About This Series
Introducing Reel South, an anthology series that highlights the masterful, provocative Southern tradition of storytelling, exploring the alluring and complicated region and its diverse voices and points of view. The premiere season, which includes six acclaimed documentary films about the American South, presents authentic stories from one of the most unique corners of America to a national audience.
Reel South is a collaboration between UNC-TV and SCETV, and the Southern Documentary Fund.
Reel South: Cotton Road
Americans consume nearly 20 billion items of clothing each year. Yet few of us know how our clothes are made, much less who produces them. Follow the cotton commodity from South Carolina farms to Chinese factories, illuminating the people and processes behind a global supply chain. From the series Reel South.
Reel South: The Last Barn Dance
A story about farming, fragility and a fight to save the family business. Randy Lewis struggles to save his North Carolina dairy farm, where dozens of dairies have disappeared. He also hosts one of the only old-time barn dances in the region, keeping the tradition alive and the community that loves it. From the series Reel South.
Reel South: Counter Histories: Rock Hill
In 1961, nine college men decided to go to jail to fight segregation laws in Rock Hill, SC. Their sit-in at the whites only lunch counter changed the course of the civil rights movement by introducing a new strategy. Explore the story of the ‘Friendship 9’, and the capacity to find courage, take action, and inspire change. From the series Reel South.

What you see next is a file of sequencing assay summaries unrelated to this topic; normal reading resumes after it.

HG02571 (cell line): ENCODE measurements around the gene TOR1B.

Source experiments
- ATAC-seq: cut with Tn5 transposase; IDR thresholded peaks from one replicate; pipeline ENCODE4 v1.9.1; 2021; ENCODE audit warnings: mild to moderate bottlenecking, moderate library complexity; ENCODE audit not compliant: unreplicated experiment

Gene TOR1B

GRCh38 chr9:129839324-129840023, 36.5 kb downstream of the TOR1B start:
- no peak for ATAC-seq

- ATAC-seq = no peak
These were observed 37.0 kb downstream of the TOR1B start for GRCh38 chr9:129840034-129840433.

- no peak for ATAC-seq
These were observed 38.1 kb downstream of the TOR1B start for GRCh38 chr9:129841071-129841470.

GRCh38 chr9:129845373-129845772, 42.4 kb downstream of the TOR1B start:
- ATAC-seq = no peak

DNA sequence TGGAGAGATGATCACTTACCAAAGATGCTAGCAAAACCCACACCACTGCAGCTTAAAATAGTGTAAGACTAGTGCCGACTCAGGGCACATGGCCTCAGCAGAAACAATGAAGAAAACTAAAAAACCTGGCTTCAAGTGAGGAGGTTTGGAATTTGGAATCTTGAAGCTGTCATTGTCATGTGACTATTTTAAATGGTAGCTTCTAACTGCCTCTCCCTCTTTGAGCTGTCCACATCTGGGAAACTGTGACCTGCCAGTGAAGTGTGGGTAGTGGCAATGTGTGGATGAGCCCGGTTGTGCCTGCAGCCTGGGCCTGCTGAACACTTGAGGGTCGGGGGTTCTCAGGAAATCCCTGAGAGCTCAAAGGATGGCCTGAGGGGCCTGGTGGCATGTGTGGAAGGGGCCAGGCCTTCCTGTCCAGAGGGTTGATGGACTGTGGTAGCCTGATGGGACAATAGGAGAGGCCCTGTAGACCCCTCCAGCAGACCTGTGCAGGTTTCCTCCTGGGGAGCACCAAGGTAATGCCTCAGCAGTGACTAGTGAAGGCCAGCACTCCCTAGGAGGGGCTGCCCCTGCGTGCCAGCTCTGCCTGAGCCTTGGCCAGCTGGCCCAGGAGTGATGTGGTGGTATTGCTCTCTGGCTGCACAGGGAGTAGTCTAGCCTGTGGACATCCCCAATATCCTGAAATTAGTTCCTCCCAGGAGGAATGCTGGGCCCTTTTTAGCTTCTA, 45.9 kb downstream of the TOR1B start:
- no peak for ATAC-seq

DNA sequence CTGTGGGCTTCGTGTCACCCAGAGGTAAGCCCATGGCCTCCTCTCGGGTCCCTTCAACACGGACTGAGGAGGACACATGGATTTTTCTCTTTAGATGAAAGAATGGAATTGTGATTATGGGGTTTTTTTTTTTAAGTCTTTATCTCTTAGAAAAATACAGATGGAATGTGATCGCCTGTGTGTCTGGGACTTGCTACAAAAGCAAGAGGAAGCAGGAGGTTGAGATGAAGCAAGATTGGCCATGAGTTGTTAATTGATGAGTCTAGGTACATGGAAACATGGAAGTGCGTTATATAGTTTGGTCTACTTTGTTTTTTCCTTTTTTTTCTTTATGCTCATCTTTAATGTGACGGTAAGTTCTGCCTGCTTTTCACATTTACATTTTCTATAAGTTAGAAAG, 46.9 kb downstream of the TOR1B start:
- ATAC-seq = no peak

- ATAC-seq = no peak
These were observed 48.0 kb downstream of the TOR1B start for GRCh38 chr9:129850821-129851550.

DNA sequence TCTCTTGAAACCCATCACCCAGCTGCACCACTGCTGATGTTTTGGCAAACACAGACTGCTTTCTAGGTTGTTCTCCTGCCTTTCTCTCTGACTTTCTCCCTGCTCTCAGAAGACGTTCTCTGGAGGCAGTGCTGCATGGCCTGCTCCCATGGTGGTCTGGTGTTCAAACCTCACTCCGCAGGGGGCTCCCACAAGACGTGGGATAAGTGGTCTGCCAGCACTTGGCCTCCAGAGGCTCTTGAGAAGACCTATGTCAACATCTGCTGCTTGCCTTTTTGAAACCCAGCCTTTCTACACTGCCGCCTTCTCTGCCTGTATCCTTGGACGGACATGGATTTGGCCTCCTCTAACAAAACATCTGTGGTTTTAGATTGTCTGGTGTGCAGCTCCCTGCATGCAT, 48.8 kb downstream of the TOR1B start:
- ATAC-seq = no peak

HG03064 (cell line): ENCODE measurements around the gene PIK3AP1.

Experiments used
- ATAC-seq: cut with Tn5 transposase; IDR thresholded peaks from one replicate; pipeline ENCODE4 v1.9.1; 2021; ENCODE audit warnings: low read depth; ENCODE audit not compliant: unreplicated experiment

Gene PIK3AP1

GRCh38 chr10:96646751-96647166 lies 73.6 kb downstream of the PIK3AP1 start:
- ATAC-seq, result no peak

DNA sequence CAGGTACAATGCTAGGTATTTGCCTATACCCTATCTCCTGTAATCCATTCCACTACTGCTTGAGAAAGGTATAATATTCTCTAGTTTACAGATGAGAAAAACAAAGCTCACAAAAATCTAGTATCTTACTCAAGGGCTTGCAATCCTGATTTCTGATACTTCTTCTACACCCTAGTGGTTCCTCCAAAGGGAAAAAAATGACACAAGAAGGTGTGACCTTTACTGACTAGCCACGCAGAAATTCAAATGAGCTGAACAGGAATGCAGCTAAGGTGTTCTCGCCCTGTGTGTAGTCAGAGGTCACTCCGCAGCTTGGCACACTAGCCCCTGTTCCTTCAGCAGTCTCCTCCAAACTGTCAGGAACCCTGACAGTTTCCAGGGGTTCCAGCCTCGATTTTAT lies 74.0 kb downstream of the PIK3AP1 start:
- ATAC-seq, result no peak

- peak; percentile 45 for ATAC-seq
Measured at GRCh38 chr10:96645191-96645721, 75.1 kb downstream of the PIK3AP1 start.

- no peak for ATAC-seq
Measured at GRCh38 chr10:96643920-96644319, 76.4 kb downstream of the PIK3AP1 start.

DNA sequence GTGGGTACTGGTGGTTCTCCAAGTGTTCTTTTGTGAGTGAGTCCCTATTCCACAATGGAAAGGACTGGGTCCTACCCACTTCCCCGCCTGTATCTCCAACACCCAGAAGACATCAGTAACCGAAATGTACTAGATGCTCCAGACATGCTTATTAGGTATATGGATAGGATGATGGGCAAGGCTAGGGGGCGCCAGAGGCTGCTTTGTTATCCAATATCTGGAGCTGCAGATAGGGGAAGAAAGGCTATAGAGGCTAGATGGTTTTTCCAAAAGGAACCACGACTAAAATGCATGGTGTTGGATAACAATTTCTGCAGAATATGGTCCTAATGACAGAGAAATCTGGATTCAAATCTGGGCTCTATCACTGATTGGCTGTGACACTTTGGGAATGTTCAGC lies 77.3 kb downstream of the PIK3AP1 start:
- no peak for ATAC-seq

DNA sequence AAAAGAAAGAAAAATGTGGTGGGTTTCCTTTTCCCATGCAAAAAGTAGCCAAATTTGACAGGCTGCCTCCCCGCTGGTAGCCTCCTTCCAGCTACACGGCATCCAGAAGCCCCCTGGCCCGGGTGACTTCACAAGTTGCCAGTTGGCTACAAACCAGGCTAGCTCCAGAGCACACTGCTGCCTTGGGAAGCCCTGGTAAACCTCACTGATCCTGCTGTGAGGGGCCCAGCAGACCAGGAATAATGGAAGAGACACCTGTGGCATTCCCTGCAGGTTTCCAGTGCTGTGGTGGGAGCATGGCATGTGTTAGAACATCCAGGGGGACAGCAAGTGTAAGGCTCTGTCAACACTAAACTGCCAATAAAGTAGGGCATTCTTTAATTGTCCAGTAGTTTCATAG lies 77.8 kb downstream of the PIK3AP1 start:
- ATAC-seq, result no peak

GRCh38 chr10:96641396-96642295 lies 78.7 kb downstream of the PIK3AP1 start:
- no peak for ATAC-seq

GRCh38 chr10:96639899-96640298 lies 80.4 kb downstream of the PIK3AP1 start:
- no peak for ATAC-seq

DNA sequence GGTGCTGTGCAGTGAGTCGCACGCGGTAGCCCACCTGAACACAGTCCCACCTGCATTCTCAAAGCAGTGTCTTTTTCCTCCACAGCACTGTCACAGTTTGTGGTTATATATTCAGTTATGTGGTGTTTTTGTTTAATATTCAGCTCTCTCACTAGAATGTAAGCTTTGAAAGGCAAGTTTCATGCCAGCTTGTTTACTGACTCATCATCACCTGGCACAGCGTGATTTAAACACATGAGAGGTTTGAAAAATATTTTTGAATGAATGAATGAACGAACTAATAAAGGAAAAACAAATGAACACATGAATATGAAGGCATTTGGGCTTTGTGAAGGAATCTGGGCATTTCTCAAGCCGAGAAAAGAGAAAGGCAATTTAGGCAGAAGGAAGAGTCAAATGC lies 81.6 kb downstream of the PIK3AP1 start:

Reel South: Bending Sticks
Celebrate the career of renowned environmental artist Patrick Dougherty, who has created hundreds of monumental, site-specific sculptures out of nothing more than saplings. The film follows the artist and his collaborators during a year of stick work, revealing Dougherty’s process, personal story and inspirations. From the series Reel South.
Reel South: Can't Stop the Water
For 170 years, a tribe of Biloxi-Chitimacha-Choctaw Indians has occupied Isle de Jean Charles in the Louisiana bayous. The land that has sustained them is vanishing; the marsh has been ravaged by years of gas & oil exploration, leaving the island defenseless against the ocean tide. At what point will they finally be forced off their sacred land?
Reel South: Tommy! The Dreams I Keep Inside Me
A touching portrait of Tommy Onorato, a 60 year-old man with an Autism Spectrum Disorder (ASD) and the life-long dream of singing with a Big Band. Armed with his golden voice and his All-American optimism, Tommy embarks on a quest to have the "world on a string."